As someone who lived almost exclusively in London’s leafy south-west before moving to Sydney, Shoreditch and its surrounds was never an area I’ve been particularly well-acquainted with, much to the horror of many of my city-dwelling friends. Cited by many as the hipster capital of Europe, and beloved by both the hip and the happening, its a mecca for creatives rich with street food, shabby pubs and speakeasies – not to mention a wealth of independent bookstores. Curated by both myself (I wrote about the ever-Instagrammable Paper & Cup) and author Rowan Hisayo Buchanan, below you’ll find some of East London’s best bookshops – from a much-loved Brick Lane institution, to a coffee-cum-bookstore serving sweet treats to boot.
Paper & Cup
One of the most Instagrammable book stores in East London, Paper & Cup is a pioneering café-cum-bookshop whose ‘Coffee with a mission’ mantra was coined by the charitable Spitalfields Crypt Trust (SCT), which aims to help people recovering from drug and alcohol addiction. Much of the furniture (including the wooden benches outside) has been made by SCT trainees, and the interior is filled with shelves of new and second-hand books as well as exhibits from local artists. Undoubtedly one of the best bookstores in London, Paper & Cup is a must-visit for anyone who likes there coffee with a side of literature.
Pages of Hackney
A few years ago, the term curation became fashionable. It described something nebulous and had more than a whiff of pretension. But all it really means is having a careful and particular eye and choosing that which you believe has worth and should be seen by others—then showing it as best you can. And to me this is what this east London bookshop does best. Pages of Hackney is a narrow shop, the shelves are close together and it is hard for two people to pass each other in the slim gab between book table and bookshelf. But the selection of books is so carefully chosen. The books I have found in these shelves have surprised me with their careful sentences and sharp barbs. Their taste leans feminist but the shop does stock books by men (some of them excellent). This is one of the best places to go if you don’t know what you’d like to read next.
This bookshop is minutes away from Regent’s Canal. There’s ample space for browsing. They stock a generous selection of books by indie presses as well as books from more mainstream publishers. In the past, they’ve given me a thin brown paper bag to put my purchases inside. It’s the sort of bag I associate with carrots, plums, or loose mushrooms. It makes me feel as if the books will be especially nourishing. The owner Sam Fisher is both a novelist and one of the founders of Peninsula Press—an indie publishing venture that has promoted the work of exciting new voices like Will Harris and Olivia Sudjic. Keep an eye out for their events as they are beloved by many of London’s writers. If you want an early taste you can listen to their podcast.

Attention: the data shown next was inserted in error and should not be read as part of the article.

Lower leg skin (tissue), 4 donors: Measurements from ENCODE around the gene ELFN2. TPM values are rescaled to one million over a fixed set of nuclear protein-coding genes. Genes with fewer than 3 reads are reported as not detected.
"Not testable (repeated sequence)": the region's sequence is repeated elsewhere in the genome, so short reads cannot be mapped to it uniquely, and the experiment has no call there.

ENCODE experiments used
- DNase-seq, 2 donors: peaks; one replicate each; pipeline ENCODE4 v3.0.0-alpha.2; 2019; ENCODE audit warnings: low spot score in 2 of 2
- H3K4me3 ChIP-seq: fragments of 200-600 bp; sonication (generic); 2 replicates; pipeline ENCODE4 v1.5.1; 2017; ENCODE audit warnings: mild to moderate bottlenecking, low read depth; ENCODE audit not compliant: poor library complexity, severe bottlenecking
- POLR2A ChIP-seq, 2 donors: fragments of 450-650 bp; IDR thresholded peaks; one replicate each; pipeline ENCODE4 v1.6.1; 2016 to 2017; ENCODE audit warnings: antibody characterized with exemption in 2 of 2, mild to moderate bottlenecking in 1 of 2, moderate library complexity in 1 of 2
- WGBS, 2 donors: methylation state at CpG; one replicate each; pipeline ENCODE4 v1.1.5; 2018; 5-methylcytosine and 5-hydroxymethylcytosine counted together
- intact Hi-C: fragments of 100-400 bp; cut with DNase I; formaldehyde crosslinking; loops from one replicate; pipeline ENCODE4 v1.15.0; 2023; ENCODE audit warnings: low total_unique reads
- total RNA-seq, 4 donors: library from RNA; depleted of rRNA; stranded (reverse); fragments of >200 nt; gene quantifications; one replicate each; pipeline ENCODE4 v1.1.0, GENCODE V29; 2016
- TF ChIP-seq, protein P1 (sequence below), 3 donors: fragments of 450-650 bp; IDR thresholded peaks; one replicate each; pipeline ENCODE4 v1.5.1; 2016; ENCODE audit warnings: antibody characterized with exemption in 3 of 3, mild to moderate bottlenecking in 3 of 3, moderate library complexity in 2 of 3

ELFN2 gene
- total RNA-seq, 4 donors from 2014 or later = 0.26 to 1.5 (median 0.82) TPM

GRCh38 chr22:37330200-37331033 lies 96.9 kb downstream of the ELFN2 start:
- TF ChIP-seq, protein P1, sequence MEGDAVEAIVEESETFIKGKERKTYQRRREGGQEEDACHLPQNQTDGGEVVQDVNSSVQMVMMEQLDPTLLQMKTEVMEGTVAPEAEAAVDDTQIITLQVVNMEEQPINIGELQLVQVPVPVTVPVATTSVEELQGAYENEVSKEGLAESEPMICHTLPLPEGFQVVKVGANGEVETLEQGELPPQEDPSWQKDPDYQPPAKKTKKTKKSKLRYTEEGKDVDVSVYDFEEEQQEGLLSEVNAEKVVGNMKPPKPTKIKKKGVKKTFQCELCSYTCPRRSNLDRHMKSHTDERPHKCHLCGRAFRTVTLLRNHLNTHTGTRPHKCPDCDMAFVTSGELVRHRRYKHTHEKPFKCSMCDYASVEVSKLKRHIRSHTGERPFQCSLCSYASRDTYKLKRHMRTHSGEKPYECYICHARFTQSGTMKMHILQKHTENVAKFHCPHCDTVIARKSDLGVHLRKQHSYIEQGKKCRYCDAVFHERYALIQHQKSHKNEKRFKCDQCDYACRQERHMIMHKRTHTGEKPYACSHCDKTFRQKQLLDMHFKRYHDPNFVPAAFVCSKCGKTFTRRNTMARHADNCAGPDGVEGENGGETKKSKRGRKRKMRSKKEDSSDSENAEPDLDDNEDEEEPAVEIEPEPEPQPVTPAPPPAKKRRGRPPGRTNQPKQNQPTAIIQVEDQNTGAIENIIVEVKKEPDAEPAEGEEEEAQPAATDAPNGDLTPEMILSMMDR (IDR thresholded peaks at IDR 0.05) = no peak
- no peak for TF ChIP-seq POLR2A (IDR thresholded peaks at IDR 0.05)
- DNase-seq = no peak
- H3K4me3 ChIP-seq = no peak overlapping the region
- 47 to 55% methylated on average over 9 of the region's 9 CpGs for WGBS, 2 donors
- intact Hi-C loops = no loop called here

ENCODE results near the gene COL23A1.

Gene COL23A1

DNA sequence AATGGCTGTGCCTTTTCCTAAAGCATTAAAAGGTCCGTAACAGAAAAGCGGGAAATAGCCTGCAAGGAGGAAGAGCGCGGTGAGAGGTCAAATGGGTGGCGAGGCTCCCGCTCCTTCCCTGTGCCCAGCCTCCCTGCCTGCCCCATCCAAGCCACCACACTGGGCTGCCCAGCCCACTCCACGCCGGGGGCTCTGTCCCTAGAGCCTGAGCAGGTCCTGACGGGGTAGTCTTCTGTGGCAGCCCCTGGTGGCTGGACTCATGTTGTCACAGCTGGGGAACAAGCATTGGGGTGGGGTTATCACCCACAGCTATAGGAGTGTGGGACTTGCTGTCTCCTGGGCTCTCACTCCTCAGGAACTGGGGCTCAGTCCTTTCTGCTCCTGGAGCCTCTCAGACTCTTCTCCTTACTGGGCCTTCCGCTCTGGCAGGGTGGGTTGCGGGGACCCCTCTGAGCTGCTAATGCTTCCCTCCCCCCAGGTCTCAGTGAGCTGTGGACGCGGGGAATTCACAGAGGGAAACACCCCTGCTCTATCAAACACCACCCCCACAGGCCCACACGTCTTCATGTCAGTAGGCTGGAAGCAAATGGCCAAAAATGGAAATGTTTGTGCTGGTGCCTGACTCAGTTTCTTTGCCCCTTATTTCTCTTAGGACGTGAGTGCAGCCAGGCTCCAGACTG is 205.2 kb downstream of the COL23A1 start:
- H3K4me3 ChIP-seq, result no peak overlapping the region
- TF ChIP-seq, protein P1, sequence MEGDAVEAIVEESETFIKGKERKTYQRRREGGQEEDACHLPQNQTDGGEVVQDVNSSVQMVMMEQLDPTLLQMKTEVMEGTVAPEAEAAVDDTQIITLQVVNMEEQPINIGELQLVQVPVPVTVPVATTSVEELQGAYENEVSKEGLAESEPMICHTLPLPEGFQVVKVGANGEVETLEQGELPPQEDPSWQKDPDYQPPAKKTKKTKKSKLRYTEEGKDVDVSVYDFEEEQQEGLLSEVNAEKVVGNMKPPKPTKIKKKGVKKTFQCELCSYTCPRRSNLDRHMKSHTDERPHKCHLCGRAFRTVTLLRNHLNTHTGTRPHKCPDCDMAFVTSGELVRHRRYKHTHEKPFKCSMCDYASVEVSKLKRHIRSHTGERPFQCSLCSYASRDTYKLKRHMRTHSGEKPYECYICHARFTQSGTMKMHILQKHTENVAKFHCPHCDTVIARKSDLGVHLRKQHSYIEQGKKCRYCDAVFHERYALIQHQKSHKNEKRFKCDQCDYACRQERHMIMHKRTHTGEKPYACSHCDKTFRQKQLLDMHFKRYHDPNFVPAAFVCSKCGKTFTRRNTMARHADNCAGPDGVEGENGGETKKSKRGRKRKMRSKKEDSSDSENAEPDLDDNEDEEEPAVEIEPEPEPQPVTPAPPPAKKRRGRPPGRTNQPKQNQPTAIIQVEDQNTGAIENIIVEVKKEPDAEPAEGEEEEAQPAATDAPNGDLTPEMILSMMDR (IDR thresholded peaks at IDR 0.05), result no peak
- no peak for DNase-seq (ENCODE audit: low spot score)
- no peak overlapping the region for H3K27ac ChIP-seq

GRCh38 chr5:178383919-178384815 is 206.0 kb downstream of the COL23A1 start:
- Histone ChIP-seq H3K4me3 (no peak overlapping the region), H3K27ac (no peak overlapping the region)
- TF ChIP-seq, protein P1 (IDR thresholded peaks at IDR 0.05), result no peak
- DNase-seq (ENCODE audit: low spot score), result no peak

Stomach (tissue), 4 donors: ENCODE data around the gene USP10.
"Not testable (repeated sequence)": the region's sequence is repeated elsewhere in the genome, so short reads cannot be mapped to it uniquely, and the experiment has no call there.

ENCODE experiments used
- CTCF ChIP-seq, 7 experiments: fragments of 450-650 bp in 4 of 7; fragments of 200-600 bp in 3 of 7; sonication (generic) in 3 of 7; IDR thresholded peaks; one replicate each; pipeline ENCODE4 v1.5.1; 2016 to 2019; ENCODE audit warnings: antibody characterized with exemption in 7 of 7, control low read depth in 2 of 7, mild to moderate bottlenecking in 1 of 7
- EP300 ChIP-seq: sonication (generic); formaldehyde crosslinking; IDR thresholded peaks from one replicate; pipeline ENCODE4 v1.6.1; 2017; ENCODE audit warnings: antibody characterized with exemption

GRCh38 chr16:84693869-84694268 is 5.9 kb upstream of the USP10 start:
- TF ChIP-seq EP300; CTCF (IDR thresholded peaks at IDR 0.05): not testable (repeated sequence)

The writer Ellen Wiles introduced me to Ink 84. Its generous windows mean that on a bright day the whole room feels like a box of sunlight. Started by an artist and a writer—it’s a place of aesthetic and literary beauty. When I take my dog to Finsbury park, we travel past Ink84, and I remember one wet month they’d decorated their windows with bright blue paper rain drops. It made even the rain seem a cheerful thing. I’ve stopped in here before work trips with strange requirements like, ‘I want something physically thin but psychologically deep.’ And they’ve supplied me well. They run a book club and even the occasional film screening. It is possible to buy a hot cup of tea or a cold beer if that could tempt you.
Brick Lane Bookshop
The shop name is black text on a white background. The letters are serifed. It seems almost snipped from the title page of a new book. The street is busy and stepping in here does feel a bit like turning a page to a different world. The new releases are close to the door to tempt you in with a new spine. There are tote bags that can be purchased to declare your affiliation to this little institution. Shelves about London offer tourists the promise of knowing this city and locals the gift of knowing it better. What is more, the shop sponsors and runs an annual short story prize. If you harbor literary ambitions then perhaps you should go and learn their taste.
About the author
Rowan Hisayo Buchanan is the author of Harmless Like You—the winner of The Authors’ Club First Novel Award and a Betty Trask Award. It was a New York Times Editors’ Choice and an NPR 2017 Great Read. Her second novel, Starling Days, was shortlisted for the Costa Novel Award. Her short work has appeared in several places including Granta, Guernica,
Love reading about the best book stores in London? Check out the city’s most Instagrammable bookshops, and here’s a write-up of one of my favourite London book shops. Finally, I love this from Time Out on the 28 best bookshops in London.
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